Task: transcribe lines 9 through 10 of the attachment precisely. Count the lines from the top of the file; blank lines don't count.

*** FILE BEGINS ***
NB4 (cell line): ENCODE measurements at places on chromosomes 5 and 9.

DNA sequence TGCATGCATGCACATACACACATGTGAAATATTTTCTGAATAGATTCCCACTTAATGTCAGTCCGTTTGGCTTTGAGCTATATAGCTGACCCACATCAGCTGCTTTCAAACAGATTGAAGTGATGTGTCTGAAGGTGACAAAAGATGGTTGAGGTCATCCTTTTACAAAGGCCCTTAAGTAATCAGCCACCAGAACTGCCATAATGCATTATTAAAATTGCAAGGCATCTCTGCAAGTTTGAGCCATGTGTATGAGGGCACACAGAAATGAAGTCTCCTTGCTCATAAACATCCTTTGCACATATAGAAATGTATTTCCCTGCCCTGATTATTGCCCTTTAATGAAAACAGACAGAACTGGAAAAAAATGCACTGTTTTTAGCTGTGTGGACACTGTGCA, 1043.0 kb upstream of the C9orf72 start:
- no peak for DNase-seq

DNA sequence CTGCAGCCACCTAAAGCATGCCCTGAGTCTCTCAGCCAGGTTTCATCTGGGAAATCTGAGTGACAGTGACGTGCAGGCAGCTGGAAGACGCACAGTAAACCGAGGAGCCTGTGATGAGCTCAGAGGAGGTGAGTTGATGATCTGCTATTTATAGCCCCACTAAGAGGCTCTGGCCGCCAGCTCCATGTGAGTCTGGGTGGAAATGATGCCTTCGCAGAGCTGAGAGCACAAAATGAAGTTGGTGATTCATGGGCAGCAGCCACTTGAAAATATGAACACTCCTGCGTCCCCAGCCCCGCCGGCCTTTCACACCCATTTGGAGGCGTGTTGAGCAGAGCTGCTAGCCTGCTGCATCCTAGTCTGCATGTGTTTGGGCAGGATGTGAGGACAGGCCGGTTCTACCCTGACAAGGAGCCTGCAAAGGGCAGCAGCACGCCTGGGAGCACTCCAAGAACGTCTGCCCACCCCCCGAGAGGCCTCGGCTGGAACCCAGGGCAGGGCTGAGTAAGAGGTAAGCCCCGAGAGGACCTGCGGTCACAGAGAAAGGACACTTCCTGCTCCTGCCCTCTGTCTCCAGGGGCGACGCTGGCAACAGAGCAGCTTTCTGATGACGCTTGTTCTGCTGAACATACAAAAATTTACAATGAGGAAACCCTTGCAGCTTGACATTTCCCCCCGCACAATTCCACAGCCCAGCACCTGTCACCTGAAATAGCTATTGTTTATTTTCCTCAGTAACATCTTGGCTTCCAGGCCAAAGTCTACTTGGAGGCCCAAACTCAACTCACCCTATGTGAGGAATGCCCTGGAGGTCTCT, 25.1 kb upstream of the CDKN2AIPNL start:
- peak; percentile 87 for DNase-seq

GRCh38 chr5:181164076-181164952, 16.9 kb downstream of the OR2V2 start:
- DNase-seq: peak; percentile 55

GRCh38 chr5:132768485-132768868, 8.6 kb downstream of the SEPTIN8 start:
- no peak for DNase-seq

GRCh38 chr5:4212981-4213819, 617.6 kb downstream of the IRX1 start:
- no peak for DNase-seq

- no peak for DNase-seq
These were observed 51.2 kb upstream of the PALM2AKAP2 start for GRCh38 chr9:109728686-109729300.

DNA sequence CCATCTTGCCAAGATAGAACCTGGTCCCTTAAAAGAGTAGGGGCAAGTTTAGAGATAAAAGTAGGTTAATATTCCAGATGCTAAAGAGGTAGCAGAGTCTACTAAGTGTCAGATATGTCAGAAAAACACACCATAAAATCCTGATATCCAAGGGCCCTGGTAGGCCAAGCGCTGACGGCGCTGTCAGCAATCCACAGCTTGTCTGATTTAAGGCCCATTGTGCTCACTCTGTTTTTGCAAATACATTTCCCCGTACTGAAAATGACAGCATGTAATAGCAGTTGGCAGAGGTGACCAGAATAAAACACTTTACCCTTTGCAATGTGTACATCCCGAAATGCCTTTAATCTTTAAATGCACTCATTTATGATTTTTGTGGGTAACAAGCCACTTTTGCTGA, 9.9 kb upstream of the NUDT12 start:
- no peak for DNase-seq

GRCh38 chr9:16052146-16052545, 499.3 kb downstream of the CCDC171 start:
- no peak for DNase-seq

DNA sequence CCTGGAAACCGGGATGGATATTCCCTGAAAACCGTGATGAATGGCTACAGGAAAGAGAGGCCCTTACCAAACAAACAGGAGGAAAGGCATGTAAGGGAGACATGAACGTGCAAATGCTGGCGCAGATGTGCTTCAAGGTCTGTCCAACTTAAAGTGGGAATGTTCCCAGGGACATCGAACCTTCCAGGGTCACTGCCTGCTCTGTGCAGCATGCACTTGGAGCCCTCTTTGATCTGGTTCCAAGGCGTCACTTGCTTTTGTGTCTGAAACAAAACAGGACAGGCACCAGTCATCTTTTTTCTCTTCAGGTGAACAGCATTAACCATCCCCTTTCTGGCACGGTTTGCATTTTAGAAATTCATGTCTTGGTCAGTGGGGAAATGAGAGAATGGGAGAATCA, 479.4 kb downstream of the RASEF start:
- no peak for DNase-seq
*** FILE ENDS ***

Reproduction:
- no peak for DNase-seq

GRCh38 chr5:4212981-4213819, 617.6 kb downstream of the IRX1 start: